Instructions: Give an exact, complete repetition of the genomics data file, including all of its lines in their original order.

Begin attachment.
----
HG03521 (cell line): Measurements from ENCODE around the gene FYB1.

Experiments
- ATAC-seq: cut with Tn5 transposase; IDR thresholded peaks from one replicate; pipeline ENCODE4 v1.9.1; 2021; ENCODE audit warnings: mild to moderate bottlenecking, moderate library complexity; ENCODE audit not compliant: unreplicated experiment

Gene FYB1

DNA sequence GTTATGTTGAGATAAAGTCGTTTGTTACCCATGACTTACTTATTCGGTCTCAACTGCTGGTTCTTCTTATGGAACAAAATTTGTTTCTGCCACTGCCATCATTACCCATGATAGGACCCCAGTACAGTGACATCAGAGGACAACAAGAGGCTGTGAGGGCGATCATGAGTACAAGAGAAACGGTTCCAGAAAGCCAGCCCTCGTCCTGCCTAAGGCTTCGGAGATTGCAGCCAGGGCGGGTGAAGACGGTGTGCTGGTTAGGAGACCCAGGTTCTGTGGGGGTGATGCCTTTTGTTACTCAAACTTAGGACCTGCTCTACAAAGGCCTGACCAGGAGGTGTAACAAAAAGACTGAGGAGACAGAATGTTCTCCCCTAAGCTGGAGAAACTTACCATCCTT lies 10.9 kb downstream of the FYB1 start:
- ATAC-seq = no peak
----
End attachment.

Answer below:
HG03521 (cell line): Measurements from ENCODE around the gene FYB1.

Experiments
- ATAC-seq: cut with Tn5 transposase; IDR thresholded peaks from one replicate; pipeline ENCODE4 v1.9.1; 2021; ENCODE audit warnings: mild to moderate bottlenecking, moderate library complexity; ENCODE audit not compliant: unreplicated experiment

Gene FYB1

DNA sequence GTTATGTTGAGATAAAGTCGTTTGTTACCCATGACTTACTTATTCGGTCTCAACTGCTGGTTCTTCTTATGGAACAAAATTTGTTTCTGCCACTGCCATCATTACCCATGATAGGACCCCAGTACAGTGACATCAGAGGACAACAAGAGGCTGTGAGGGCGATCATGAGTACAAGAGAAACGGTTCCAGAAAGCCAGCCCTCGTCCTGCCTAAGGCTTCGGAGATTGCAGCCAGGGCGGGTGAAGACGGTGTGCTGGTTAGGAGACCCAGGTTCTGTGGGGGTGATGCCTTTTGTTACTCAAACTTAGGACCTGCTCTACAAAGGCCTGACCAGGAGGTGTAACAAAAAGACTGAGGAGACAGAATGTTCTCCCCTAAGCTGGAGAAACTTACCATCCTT lies 10.9 kb downstream of the FYB1 start:
- ATAC-seq = no peak